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Mortality alerts, actions taken and declining mortality: true effect or regression to the mean?
  1. Perla J Marang-van de Mheen1,
  2. Gary A Abel2,
  3. Kaveh G Shojania3
  1. 1 Department of Biomedical Data Sciences, Medical Decision Making, Leiden University Medical Centre, Leiden, Netherlands
  2. 2 University of Exeter Medical School, Exeter, UK
  3. 3 Department of Medicine, Sunnybrook Health Sciences Centre and the University of Toronto, Toronto, Canada
  1. Correspondence to Dr Perla J Marang-van de Mheen, Department of Biomedical Data Sciences, Medical Decision Making, Leiden University Medical Centre, Leiden, RC 2300, The Netherlands; p.j.marang{at}

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Alerts have become a routine part of our daily lives—from the apps on our phones to an increasing number of ‘wearables’ (eg, fitness trackers) and household devices. Within healthcare, frontline clinicians have become all too familiar with a barrage of alerts and alarms from electronic medical records and medical devices.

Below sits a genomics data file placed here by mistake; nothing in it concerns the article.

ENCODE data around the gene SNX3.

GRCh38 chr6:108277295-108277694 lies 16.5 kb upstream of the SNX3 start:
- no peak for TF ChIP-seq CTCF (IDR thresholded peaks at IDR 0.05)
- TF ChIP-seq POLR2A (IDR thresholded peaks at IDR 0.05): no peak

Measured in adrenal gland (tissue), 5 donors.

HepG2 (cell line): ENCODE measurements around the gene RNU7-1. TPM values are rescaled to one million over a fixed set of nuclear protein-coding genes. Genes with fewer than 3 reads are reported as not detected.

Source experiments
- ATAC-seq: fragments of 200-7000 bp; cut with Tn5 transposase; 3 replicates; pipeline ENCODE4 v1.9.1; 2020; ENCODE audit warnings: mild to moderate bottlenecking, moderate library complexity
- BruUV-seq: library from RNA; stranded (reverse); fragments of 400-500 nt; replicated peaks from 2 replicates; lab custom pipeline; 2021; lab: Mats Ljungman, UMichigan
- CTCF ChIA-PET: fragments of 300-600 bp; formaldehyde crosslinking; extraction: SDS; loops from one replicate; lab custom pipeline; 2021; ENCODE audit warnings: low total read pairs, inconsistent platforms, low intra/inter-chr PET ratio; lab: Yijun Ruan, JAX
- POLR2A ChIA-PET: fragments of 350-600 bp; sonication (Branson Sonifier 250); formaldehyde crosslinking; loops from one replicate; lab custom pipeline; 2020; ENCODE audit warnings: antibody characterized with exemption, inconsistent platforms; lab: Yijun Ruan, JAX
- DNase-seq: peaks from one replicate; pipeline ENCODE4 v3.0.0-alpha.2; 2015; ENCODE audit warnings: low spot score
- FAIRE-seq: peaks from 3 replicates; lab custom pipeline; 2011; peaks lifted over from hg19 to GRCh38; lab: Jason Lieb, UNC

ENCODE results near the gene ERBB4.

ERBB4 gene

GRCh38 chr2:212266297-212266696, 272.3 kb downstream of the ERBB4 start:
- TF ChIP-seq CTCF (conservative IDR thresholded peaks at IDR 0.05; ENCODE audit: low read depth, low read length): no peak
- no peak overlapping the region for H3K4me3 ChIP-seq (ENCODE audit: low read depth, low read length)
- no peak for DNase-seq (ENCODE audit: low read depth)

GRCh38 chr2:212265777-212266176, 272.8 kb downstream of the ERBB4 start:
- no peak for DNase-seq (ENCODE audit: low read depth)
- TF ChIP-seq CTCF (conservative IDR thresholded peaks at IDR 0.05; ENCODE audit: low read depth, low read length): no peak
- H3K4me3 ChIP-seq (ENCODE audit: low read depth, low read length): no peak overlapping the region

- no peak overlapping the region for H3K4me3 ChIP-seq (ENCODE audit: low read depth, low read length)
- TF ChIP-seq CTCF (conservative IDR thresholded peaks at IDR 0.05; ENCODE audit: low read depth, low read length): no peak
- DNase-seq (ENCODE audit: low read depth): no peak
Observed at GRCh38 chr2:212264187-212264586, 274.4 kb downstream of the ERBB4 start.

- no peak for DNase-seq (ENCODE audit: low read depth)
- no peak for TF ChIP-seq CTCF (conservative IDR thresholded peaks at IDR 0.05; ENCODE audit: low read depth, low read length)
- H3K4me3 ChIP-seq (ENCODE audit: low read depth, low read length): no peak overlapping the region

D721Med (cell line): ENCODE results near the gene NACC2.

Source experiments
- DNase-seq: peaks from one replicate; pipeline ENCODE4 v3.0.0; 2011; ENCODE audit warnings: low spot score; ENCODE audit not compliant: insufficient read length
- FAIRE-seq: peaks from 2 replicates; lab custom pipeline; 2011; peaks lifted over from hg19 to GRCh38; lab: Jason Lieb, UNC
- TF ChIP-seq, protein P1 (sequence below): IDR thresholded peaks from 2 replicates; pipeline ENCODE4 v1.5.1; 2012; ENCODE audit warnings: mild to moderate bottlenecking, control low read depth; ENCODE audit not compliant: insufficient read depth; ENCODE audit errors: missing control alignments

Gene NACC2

Somewhat less familiar to most clinicians, however, are the alerts received by institutions from regulators and other regional or national bodies monitoring healthcare performance. After the Bristol inquiry in 2001 in the UK,1 research showed that given the available data Bristol could have been detected as an outlier and that it was not simply a matter of the low volume of cases.2 3 Had the cumulative excess mortality been monitored using these routinely collected data, then an alarm could have given for Bristol after the publication of the 1991 Cardiac Surgical Register and could have saved children’s lives.4 Similar assertions have been made about detecting problems at Mid Staffordshire National Health Service Foundation Trust—that excessively high hospital standardised mortality ratios (SMRs) pre-dated the eventual recognition of exceptionally substandard care subsequently confirmed by other means.5 6

Following the Bristol inquiry, the UK implemented a national mortality surveillance system. This system alerts hospital trusts when they have higher than expected in-hospital mortality for at least one of 122 diagnosis/procedure groups, using cumulative sum (CUSUM) charts. In a CUSUM chart, the difference between the actual and expected outcome is plotted cumulatively so that a series of acceptable outcomes makes the chart vary randomly around the average or baseline, but a series of poor outcomes will make the chart moving away from the average (usually upwards). CUSUM charts were recently shown to be particularly useful, in comparison with other types of control charts, for faster detection of increases in adverse …

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